I’ve incorporated my Canadian Rockies lessons into self-care strategies for avoiding hypothermia, and for addressing it in its early stages if I run into it again. And I know that prevention is key. Consider using “4Cs” as a mnemonic checklist for trip preparation, hypothermia prevention and treatment.
Environmental. Have you determined, as much as possible, the forecasted air and wind chill temperatures, the current and incoming weather, wind speeds and directions, your proposed route with mileage and elevations, as well as alternative routes, if needed? What’s the precipitation outlook, the potential for getting wet, even if from sweating in warmer weather?
Personal and group. Are you traveling solo, or with a group? Are you aware of your own and others’ fitness level, capabilities and temperament for the terrain and the upcoming adventure? Are there physical limitations or considerations? Older hikers may be at greater risk for hypothermia due to decreased physiological reserves, or from the effects of certain medical conditions or medications that impair the body’s ability to compensate for insufficient heat production or increased heat loss. Diabetes, neuropathies, Parkinsonism, hypothyroidism and anorexia are conditions that can impair thermoregulation. Medications such as beta blockers, antihyperglycemics, antidepressants, antipsychotics, antianxiety medications and opioids can impact the body’s responses. Alcohol induces dilation of the blood vessels, which increases heat loss.
Clothing. Are you wearing clothing in layers, able to add or remove items as needed? Do you have something extra for an emergency? Does the weather warrant a hat and gloves? Have you avoided cotton clothing, opting instead for synthetic or wool fabrics, which have some insulating value even when wet? Are you attentive to your body’s heat gain–heat loss efforts? With the knowledge that wet clothes, from sweat or external moisture, can contribute to hypothermia risk, are you staying dry? Stopping to take clothing off if you are too warm? Stopping to put on clothing if you’re beginning to feel cold? Don’t wait for others to call for a break. Take care of yourself.
Calories (and hydration). Do you have enough food to fuel yourself for the duration of the trip, with some extra, just in case? Do you have water to stay hydrated (your body also needs fluids to work properly)? Are the food and fluid easily accessible? Are you willing to delay trip objectives to eat and drink, or finding a way to refuel while moving? Is your water protected from freezing in cold temperatures?
Communication. Are you speaking up for yourself when you need to make an adjustment for your own self-care? Have you been observing the others on a group outing and supporting them to initiate self-care if it seems they may need it? Are members in a group watching out for each other’s welfare, including yours? Don’t hesitate to say something before trouble with hypothermia begins. If you are alone, are you checking in with yourself often, as if you had a buddy with you who was checking on your status?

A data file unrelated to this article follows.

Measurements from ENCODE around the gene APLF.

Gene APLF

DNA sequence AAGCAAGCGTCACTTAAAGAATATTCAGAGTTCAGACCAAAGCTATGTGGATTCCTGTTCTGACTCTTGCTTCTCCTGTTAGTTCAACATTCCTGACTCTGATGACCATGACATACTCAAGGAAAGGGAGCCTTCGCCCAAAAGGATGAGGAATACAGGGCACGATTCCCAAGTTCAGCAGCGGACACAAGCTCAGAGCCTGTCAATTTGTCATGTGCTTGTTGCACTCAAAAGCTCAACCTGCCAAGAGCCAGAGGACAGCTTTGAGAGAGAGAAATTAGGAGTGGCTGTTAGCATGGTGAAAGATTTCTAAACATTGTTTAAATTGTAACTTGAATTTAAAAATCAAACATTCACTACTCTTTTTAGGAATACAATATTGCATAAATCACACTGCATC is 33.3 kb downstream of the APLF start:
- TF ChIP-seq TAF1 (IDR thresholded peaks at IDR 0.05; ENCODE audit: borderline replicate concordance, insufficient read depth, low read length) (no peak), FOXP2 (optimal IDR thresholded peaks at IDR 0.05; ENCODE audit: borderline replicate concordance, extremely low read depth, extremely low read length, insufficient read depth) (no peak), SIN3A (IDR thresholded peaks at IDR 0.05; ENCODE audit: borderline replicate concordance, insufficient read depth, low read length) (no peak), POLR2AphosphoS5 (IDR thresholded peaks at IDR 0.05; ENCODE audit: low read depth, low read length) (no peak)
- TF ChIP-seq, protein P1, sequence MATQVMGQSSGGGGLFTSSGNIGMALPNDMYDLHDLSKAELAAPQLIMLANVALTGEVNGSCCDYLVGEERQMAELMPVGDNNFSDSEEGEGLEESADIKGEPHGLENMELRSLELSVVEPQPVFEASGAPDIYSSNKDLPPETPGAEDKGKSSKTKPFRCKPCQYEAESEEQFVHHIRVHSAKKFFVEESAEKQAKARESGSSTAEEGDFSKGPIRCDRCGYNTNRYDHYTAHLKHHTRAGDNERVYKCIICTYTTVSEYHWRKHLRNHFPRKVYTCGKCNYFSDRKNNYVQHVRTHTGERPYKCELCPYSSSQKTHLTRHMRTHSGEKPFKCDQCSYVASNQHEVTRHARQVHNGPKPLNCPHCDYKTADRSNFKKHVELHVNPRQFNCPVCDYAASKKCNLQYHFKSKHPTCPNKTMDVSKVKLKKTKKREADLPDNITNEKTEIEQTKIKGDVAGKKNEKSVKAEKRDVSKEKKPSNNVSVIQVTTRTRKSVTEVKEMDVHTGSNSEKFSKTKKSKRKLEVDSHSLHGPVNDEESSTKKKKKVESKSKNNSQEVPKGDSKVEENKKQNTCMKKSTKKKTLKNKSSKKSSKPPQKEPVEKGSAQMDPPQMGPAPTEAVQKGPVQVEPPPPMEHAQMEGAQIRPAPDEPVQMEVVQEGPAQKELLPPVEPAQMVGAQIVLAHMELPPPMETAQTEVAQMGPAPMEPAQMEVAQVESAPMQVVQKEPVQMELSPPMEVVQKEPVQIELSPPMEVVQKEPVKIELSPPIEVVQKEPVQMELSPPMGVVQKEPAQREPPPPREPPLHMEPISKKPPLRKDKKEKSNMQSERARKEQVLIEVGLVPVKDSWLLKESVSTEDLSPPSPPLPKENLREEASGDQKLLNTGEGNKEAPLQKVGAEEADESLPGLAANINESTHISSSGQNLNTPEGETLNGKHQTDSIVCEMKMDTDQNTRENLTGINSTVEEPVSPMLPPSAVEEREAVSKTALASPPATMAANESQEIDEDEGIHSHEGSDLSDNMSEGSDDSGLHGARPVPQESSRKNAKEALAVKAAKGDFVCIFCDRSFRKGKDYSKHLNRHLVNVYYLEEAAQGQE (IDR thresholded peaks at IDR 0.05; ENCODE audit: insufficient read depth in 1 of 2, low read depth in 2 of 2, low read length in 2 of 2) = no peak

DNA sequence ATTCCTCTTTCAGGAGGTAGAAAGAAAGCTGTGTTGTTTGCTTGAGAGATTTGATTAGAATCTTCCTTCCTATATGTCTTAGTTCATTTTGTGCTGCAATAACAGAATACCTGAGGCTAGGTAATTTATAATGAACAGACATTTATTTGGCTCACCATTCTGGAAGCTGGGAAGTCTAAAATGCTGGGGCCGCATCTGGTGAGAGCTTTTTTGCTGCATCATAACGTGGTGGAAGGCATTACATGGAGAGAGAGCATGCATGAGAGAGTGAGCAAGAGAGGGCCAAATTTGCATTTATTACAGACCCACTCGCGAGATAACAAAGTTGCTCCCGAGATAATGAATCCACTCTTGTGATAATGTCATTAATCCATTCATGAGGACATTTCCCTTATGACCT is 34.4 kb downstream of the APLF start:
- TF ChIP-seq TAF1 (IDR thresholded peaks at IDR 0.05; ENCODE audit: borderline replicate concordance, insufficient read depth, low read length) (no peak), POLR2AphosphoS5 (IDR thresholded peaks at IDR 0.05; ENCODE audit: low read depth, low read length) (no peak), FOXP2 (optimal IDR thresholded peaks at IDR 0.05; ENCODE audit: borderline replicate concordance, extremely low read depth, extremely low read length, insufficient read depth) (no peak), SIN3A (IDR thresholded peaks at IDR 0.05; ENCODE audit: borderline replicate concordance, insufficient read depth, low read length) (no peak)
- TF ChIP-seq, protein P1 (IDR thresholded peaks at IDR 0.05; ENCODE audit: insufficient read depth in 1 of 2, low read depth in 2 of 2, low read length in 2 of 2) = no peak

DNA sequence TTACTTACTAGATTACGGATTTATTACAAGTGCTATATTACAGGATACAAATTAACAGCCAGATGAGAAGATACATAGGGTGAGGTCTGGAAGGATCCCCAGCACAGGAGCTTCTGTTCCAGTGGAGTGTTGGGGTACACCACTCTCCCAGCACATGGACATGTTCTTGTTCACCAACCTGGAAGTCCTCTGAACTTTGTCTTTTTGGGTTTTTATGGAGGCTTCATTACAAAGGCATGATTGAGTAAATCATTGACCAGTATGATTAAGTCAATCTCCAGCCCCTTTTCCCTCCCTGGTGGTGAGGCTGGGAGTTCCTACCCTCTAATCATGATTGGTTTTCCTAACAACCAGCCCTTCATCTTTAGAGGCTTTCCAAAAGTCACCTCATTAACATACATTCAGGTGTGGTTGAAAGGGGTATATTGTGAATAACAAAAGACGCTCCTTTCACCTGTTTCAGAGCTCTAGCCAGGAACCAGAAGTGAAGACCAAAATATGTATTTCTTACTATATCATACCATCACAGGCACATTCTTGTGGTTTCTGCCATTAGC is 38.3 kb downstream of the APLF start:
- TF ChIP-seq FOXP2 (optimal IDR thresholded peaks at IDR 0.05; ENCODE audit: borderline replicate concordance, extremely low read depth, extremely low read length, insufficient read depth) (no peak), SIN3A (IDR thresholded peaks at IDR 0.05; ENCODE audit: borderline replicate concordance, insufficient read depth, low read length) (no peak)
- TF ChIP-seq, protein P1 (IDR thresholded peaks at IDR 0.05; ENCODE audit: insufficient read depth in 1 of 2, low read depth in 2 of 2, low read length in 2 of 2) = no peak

We don’t head out the door for a hike expecting drama and difficulties. Mostly, we’re focused on our trip’s objectives, anticipating an experience that satisfies us with solitude or camaraderie, or challenge and accomplishment, or a new view or perspective. We don’t go looking for trouble. Hypothermia is trouble. Be prepared to handle it, if trouble finds you.
Pack effective extra layers in your pack—waterproof, windproof, insulating.
Keep extra clothes and gear dry with a pack cover, or pack items inside a large plastic bag.
Keep hat and gloves, if warranted by the weather, easily accessible, to put on and take off as you self-regulate.
Have trail mix or other finger food easily accessible in pockets.
Consider adding some “quick hit” glucose items to your snack stash—chocolate or other candy, “gummy” snacks, squeeze packets of pureed fruit, such as applesauce.
In warmer weather without risk of water freezing, make your water easily accessible with a water bladder and drinking tube system.
In cold weather when water may freeze, carry a small water bottle on a lanyard around your neck and under your clothing, where it is easy to get to and won’t freeze. To keep the lids of water bottles in your pack from freezing, turn the water bottles upside down and put them in insulated covers or thick socks.
Carry some type of emergency shelter. Two large plastic garbage bags can be used.
Carry a foam pad to put on the ground as a conductive heat loss barrier.
Organize your pack so that you know what is where. It will minimize stop times and keep you from accidentally dumping items onto the ground while looking for something.
Zafren, Ken, MD, and C. Crawford Mechem, MD. “Accidental hypothermia in adults.” UpToDate. uptodate.com. Accessed 27 January 2023.
Hubbell, Frank, DO. SOLO’s Field Guide to Wilderness First Aid. Fifth Edition. TMC Books, LLC, 2020.
Gagne, Ty. Where You’ll Find Me: Risk, Decisions, and the Last Climb of Kate Matrosova. TMC Books, LLC, 2017.